The Forgotten Prince

A brief history of Prince Maurice of Bohemia

Prince Maurice, son of Frederick, the King of Bohemia, was born on the 6th January 1621.  The younger brother of Prince Rupert, and grandson of James I, he fought for the Dutch army during the thirty years war.

On the outbreak of the English Civil War, Maurice accompanied his elder brother Prince Rupert to England in August 1642 to fight for his uncle King Charles.  He was with Rupert at Powick Bridge, Edgehill and Brentford in 1642.  Early 1643 he was given command of 2000 troops and sent to Gloucestershire where he defeated Sir William Waller at the battle of Ripplefield, the first defeat inflicted on Waller.

In June 1643, Maurice took commanded of the Calvary in the Royalist Western Army commanded by the Marquis of Hereford and Sir Ralf Hopton.  To his dismay Hopton was unable to prevent Maurice’s unruly cavaliers from plundering his West Country neighbours.  Maurice was wounded and briefly taken prisoner during an attack on Waller’s outpost at Cheriton, Mandip on 12th June 1643.  

At the battle of Landsdown, July 1643, his cavalry were driven back by Haselrigge’s lobsters.  Although Landsdown was a Royalist victory, Hopton was badly injured in an ammunition explosion leaving Maurice to command the Royalist retreat to Devizes, pursed by Waller’s much larger force.  Maurice rode with Hopton for reinforcements, covering the forty-five miles Devizes to Oxford in one night.  He returned with Lord Wilmot and Sir Byron at the head of 1,800 horse, which inflicted grievous defeat on Waller’s at Roundway Down.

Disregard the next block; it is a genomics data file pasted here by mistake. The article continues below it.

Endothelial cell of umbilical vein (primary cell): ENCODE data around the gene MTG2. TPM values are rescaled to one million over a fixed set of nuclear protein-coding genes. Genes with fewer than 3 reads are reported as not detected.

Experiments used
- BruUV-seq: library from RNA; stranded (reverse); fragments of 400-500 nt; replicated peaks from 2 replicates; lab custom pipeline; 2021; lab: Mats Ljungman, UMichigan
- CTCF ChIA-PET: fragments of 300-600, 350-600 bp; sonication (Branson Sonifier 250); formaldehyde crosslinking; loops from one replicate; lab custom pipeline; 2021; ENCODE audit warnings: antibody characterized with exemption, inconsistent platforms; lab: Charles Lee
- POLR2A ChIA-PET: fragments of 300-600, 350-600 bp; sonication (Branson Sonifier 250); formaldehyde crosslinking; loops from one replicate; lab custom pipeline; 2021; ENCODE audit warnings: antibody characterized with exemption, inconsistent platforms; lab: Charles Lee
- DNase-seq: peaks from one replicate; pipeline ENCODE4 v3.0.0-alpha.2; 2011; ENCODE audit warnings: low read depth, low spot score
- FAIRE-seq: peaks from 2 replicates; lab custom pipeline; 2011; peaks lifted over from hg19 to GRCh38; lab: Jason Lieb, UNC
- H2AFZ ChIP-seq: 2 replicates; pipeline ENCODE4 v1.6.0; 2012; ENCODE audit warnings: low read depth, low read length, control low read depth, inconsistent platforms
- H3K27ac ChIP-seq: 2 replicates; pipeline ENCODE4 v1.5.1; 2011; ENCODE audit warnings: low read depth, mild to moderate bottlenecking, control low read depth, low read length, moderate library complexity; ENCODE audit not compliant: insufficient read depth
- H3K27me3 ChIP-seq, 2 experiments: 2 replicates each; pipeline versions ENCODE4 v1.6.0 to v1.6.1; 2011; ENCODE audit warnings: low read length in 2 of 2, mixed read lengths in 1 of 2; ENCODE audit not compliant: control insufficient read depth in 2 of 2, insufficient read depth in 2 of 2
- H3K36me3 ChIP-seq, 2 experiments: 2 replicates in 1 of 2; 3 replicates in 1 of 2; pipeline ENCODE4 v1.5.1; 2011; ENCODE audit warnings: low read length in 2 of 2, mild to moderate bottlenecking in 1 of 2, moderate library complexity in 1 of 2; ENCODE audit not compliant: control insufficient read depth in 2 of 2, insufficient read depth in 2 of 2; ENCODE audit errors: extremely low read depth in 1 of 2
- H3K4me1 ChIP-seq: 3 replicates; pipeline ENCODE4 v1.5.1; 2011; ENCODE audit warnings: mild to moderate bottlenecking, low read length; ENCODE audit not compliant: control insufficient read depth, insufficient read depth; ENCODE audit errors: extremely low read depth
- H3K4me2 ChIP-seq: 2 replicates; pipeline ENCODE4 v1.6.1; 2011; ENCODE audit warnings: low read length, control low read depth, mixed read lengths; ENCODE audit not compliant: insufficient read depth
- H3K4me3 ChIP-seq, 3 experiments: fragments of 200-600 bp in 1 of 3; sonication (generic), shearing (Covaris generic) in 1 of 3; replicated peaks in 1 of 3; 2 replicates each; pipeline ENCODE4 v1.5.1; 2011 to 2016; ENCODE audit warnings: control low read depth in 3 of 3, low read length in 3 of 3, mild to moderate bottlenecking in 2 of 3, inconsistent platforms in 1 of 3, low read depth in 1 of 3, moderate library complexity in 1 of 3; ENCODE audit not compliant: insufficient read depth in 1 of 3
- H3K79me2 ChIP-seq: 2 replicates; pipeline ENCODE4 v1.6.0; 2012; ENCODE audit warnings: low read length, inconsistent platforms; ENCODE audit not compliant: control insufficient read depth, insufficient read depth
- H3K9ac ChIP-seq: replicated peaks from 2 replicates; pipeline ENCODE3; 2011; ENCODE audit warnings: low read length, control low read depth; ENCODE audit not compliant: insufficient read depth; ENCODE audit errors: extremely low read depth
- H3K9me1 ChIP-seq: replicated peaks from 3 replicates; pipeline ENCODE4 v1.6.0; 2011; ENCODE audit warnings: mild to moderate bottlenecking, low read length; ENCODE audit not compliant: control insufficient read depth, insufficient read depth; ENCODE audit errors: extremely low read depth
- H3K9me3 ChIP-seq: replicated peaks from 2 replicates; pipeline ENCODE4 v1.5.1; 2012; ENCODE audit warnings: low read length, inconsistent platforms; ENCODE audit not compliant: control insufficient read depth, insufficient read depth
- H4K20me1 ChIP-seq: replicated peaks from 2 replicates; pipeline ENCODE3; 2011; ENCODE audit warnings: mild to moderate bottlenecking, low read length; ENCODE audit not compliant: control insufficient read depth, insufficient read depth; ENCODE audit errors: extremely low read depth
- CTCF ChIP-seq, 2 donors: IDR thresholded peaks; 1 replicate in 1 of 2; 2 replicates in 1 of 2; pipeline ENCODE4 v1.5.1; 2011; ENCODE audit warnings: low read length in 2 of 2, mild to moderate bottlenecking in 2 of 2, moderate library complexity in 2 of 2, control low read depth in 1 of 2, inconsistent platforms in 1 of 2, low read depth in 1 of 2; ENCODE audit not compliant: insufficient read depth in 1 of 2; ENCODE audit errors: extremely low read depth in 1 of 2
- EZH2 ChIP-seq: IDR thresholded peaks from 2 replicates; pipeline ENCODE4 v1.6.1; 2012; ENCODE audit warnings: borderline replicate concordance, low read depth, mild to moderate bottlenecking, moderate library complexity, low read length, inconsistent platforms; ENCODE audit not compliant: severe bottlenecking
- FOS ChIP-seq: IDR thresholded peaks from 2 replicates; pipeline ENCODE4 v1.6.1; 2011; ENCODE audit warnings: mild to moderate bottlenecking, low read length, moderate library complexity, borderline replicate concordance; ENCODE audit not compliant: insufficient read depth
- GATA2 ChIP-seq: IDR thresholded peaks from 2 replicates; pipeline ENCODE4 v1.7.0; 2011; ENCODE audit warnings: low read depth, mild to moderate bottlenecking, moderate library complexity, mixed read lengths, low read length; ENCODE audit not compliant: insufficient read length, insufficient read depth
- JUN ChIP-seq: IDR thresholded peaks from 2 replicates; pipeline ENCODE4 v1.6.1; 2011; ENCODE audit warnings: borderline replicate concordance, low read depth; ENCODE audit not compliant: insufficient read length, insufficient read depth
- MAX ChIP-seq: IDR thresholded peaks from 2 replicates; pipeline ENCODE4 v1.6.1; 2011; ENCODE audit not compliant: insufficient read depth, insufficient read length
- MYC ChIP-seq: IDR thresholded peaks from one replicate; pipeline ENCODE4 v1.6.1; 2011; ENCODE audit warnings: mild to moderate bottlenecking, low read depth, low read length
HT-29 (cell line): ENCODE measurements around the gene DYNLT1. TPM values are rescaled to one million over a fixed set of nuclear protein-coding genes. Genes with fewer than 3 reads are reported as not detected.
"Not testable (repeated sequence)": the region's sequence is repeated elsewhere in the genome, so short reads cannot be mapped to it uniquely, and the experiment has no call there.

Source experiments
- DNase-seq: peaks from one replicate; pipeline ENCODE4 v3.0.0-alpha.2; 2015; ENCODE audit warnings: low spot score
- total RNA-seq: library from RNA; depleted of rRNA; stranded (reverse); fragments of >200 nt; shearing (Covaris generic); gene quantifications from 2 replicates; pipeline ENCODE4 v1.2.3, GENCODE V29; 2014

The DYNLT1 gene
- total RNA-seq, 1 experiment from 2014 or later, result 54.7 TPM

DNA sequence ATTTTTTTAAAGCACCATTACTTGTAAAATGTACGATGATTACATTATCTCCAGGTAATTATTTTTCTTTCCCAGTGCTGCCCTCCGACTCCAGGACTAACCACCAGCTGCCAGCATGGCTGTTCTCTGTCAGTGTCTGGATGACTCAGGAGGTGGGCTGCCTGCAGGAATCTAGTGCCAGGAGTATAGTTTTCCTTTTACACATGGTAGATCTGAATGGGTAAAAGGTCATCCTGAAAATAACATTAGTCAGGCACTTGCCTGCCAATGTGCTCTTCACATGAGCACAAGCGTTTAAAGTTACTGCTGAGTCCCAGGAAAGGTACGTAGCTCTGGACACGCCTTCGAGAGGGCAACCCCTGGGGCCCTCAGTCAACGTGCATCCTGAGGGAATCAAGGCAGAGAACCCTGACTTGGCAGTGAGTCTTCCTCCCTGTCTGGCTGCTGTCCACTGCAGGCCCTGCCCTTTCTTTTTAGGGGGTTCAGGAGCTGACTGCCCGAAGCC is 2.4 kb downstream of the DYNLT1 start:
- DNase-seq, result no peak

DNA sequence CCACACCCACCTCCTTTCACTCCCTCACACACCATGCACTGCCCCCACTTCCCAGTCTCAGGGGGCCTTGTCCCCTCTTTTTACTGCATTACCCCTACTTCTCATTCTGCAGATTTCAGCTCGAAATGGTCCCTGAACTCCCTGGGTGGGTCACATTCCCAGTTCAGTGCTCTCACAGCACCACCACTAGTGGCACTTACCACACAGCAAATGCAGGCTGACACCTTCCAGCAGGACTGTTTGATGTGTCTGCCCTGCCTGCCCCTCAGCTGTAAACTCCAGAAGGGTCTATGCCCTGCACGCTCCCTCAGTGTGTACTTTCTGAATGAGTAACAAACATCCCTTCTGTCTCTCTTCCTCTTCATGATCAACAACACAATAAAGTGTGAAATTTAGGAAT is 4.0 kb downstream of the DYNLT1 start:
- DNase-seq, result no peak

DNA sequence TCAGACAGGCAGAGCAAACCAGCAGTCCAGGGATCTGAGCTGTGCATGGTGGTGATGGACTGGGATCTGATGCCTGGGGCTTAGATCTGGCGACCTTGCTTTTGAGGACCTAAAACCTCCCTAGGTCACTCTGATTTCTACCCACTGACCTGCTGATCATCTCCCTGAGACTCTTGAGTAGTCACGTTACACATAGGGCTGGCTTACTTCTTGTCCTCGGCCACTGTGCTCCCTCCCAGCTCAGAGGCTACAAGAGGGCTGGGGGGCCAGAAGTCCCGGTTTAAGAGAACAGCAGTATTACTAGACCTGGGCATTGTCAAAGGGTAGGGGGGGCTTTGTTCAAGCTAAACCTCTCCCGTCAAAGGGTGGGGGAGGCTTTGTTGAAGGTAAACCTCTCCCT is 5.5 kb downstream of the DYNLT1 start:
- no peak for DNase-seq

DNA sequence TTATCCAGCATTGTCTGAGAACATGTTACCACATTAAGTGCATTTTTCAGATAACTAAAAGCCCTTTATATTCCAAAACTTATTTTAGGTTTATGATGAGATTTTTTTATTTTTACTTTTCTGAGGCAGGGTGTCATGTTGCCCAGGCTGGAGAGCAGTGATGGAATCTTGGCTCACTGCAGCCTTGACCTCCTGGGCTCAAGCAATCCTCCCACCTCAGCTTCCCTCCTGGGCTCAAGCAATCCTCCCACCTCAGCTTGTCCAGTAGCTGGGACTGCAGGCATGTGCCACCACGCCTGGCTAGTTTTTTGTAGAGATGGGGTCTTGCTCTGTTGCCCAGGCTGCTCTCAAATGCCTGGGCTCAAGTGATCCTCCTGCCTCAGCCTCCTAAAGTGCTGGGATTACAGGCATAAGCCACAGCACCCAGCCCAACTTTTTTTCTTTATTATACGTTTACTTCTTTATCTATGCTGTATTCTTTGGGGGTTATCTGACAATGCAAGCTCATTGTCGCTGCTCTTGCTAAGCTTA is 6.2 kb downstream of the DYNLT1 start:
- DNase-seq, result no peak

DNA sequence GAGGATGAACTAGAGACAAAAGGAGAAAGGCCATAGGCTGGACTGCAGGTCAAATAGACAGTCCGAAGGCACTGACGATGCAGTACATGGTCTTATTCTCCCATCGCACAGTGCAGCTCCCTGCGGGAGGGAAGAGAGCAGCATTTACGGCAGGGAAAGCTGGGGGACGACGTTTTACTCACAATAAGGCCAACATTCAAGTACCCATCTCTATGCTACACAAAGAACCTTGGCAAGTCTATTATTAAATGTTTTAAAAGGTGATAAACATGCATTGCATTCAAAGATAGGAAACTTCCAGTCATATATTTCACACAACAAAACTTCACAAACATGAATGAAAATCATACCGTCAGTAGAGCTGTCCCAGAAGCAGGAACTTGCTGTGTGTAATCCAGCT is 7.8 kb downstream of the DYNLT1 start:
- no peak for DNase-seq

Maurice then rejoined Prince Rupert in Bristol, where many of Hopton’s Cornish infantry were killed.  After the capture of Bristol, Maurice was sent to attack the remaining Parliamentarian strongholds in the South West.  He captured Dorchester, Weymouth and Portland in 1643, Exeter on 4th September and Dartmouth on the 6th October, but was driven back from Plymouth.

In April 1644, Maurice became bogged down in the long and costly siege at Lyme, which he was forced to abandon on the 15th June at the approach of the Earl of Essex.  

Maurice rejoined the King and took part in the defeat of Essex at Lostwithiel, in September 1644.  He was also present at the second battle of Newbury where his cavalry were routed in Waller’s flank attack.  In 1645, Maurice fought on the right wing at Nasbey with Prince Rupert.  He was then appointed Governor of Worcester with orders to prepare it as a contingency Royalist capital in case Oxford fell.  But when Rupert was disgraced for surrendering Bristol in October 1645, Maurice defended him to the king and accompanied Rupert when he attempted to gain a hearing for Charles at Newark.  Maurice and Rupert remained loyal to the end.  They surrendered at Oxford in June 1646 and were banished by Parliament.

Maurice remained with Rupert during his exile in France and on his piratical raids from Kingsale in Ireland.  In 1649 Rupert’s fleet was chased by Robert Blake from the Irish sea to the Mediterranean.  When Blake drove him from the Mediterranean, Rupert made a piratical voyage to the West Indies in 1651-1652, during which Maurice was lost in a storm.

References

Josephine Ross: The Winter Queen - the story of Elizabeth Stuart
Alison Plowden: Henrietta Maria – Charles I’s Indomitable Queen
Frank Kitson: Prince Rupert – Portrait of a Solider
Peter Young: Edgehill 1642 - The Campaign and the Battle
Peter Young: Cheriton 1644 - The Campaign and the Battle
Peter Young: Marston Moor 1644 - The Campaign and the Battle
John Adair: Roundhead General - A Military Biography of Sir William Waller.

       
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